CLEVELAND — From the moment a child is born parents begin worrying about how to best protect them.
“All the time,” said Melissa, a mother of four, “I worry about them all the time.”
And that concern is warranted.
According to the National Center for Missing and Exploited Children, there are nearly 800,000 children under the age of 18 missing each year in the United States.
The center says an average of 2,185 children are reported missing each day.
The crimes range from an acquaintance holding the child overnight to far worse crimes involving torture and murder.
For parents like Melissa, protecting their children is priority one.
“Cause if it happened and I didn’t do something to prevent it, you know I’d feel horrible,” Melissa said.
There are a number of tools parents can utilize from a “nanny camera” near the crib to much more sophisticated devices.
Derek Meister from Best Buy’s Geek Squad says, “There’s a bunch of items out there – everything from software as well as hardware.”
Some gadgets are specifically designed for younger children under the age of 6.
The GiggleBug, which is sold by Intelent Technologies, clips on clothing and uses the same technology as cordless phone finders.
The company says for about $20 a parent can locate their child in a crowd or neighborhood up to 150 feet away.
More advanced GPS units and watches are also available at a higher price point, but they can follow or track a child through their teen years.
The Amber Alert GPS device costs between one and two hundred dollars, plus monthly monitoring fees, but the technology grows with the child.
“You can actually bring up your smartphone and see where the kid is. They also have an alert if they leave certain zones at school, it will automatically send you an alert,” said Meister. “They have speed controls in them. You can set them so if it goes above a certain speed it will send you a text alert.”
The Land-Air-Sea device is another way to track your teenager behind the wheel.
This product has been used for years on law enforcement and rescue vehicles and it provides real-time data on things like location and speed.
The Wherifone also offers GPS and two-way real-time talk as well as a 911 panic button.
The Wherifone also has a strong signal capable of calling for help even in dense wooded areas or buildings.
Both items cost under $150 dollars.
“I would consider it all,” said Melissa.
She generally trusts her four girls and says, “I think I know everything, but I’m probably being naïve. I’m sure there are things they don’t tell me.”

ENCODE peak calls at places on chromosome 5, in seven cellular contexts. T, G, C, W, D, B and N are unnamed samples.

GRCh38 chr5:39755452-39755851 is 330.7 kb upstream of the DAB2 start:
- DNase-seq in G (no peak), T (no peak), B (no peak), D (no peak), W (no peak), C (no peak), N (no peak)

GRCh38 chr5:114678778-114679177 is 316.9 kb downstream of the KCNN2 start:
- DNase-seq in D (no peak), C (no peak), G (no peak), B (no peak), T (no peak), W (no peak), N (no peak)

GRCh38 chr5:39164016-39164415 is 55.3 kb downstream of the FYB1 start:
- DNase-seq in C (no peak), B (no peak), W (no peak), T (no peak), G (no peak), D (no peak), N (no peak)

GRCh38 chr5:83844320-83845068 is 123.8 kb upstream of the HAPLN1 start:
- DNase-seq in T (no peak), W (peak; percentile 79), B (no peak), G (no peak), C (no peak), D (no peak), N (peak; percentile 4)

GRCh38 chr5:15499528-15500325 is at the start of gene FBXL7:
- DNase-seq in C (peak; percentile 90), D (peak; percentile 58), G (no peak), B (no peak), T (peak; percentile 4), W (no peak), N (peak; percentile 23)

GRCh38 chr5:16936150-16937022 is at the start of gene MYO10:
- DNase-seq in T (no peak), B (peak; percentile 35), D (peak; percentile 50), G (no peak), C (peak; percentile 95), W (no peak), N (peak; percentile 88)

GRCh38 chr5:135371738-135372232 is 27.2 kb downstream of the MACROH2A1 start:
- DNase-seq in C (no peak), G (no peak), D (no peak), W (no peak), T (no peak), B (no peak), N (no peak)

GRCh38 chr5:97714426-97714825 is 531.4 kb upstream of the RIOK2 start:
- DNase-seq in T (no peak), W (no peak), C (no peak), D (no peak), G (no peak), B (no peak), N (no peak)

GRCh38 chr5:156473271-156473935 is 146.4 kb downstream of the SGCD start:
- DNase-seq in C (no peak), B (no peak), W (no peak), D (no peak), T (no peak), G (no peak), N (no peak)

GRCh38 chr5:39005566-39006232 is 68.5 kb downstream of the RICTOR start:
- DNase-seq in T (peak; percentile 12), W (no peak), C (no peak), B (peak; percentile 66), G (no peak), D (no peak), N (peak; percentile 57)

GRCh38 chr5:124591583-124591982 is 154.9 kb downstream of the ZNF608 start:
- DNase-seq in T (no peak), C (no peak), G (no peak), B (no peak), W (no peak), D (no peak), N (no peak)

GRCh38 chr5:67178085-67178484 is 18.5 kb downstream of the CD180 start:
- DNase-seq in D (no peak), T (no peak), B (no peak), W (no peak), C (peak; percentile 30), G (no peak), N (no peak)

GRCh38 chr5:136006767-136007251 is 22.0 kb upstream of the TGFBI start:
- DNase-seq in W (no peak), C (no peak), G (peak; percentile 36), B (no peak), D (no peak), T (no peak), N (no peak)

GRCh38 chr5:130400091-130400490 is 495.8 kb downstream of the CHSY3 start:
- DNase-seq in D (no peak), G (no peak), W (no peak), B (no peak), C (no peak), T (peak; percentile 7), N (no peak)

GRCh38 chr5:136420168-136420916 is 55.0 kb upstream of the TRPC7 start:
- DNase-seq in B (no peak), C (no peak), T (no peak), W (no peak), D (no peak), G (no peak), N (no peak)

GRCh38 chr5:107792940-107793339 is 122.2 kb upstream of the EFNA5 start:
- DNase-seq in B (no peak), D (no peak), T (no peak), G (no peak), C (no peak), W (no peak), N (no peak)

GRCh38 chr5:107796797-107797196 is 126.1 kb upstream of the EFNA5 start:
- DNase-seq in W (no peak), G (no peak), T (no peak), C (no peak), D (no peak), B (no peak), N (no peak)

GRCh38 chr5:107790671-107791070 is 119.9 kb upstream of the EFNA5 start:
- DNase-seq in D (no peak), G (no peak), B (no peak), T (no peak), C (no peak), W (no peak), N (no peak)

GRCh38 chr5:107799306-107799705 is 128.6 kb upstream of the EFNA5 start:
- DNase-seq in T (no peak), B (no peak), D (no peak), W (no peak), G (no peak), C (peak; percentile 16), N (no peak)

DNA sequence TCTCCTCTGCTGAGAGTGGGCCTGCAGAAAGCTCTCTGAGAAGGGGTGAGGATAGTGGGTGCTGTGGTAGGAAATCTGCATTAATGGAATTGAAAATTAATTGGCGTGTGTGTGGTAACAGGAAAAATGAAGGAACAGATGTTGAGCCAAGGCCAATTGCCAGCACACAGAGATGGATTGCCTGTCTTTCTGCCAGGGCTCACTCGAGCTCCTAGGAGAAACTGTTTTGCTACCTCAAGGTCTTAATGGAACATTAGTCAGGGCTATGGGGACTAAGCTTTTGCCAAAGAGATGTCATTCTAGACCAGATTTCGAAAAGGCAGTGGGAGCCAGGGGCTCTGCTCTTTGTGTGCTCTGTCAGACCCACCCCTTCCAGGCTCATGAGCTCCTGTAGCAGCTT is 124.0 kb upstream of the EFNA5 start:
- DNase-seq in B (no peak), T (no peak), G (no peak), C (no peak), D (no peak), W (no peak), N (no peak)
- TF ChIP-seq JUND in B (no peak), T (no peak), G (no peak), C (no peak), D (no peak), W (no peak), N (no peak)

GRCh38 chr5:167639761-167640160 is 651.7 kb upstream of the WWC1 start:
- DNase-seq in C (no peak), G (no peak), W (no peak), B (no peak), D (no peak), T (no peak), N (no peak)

Meister says one of the biggest threats to young people is the Internet, but there are ways to track your child on both the web and their cell phones.
“You can literally watch as much or as little as possible depending on the software you get and at different price points, different levels of how much control you actually have,” said Meister.
He recommends two well-known computer anti-virus and tracking software companies.
They are Norton and Kaspersky and prices vary depending on the level of software protection purchased.
Microsoft also offers a free program for users.
The SnoopStick from CYBERsitter is another option.
For about $60, this product claims to allow parents to monitor their child’s Internet activity in real-time. Parents can even shut down conversations from a remote location.
“I don’t think there is anything wrong with that,” said Kenneth Trump, a national school safety expert. “Parents have not only the right but responsibility – children do not have a constitutional right to privacy as long as they are children in their parents’ home.”
However, Mr. Trump is concerned that some parents might put too much emphasis on the technology.
He says there are some simpler solutions, for example, putting the computer in a public family room.
“Where everyone can see what’s going on,” said Trump.
And he adds that gadgets are never a replacement for good parenting.
“We can use some of those tools to supplement the relationship, but you have to have a core foundation of trust, education, relationship, mentoring and guidance in place or you’re just dancing around with a bunch of electronic devices,” said Trump.
He advised parents to talk openly with their children and teach them how to handle threats, so that they are truly prepared if they should ever face trouble.